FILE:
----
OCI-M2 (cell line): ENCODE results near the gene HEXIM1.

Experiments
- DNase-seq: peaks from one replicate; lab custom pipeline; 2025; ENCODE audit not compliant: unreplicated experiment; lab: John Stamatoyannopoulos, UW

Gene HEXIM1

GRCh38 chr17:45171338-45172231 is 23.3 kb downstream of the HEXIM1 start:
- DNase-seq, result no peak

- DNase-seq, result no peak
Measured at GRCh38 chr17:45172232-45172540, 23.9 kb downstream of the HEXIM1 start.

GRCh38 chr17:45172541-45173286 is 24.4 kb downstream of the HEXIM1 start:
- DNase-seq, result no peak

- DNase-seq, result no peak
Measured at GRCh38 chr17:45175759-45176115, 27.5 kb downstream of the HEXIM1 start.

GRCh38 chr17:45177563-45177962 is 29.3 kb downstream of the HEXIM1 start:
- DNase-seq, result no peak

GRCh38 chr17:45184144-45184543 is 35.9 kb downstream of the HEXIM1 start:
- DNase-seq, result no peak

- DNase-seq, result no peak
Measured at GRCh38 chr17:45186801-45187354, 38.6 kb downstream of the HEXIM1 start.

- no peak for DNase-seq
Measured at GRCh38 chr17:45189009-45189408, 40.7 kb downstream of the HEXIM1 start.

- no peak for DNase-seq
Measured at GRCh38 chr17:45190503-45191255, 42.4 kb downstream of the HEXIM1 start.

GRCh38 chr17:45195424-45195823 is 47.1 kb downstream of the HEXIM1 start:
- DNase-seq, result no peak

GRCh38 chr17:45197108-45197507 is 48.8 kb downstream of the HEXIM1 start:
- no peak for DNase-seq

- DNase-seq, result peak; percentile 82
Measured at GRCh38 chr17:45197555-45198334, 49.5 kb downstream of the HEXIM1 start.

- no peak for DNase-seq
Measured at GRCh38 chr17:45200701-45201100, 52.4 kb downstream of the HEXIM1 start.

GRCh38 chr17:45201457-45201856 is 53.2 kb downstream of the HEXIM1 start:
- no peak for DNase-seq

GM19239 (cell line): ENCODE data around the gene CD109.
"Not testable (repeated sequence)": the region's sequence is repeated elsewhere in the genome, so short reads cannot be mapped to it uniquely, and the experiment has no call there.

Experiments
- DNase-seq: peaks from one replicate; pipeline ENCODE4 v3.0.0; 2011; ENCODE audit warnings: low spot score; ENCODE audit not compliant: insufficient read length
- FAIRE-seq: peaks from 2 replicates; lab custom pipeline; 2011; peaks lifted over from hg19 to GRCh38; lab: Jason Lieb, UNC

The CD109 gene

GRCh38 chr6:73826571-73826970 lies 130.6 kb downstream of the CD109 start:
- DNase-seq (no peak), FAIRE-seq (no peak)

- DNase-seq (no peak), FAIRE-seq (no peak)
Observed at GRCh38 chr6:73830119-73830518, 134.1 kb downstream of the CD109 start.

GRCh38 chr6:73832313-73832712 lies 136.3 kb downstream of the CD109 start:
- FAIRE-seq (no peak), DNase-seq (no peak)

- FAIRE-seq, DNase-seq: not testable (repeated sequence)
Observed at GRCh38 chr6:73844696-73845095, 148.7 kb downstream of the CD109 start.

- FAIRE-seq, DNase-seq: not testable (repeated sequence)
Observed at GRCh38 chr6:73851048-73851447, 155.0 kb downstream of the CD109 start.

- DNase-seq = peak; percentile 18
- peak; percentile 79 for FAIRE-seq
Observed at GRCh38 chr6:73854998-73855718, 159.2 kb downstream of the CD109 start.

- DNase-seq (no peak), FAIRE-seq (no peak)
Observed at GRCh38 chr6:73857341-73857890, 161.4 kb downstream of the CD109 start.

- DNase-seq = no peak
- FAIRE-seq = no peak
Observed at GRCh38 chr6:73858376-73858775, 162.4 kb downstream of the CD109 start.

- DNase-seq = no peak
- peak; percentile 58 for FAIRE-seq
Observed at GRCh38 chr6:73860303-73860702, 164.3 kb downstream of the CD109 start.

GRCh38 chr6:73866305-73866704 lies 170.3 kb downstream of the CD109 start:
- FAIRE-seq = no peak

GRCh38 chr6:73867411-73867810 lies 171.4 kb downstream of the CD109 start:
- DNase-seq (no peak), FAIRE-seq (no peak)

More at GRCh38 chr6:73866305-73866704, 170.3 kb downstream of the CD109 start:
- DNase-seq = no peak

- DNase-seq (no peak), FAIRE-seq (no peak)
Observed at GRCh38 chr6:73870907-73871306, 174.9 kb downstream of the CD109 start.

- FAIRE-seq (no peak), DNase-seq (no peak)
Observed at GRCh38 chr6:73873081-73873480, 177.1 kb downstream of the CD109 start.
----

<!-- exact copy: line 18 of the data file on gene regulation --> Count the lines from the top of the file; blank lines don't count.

Measured at GRCh38 chr17:45186801-45187354, 38.6 kb downstream of the HEXIM1 start.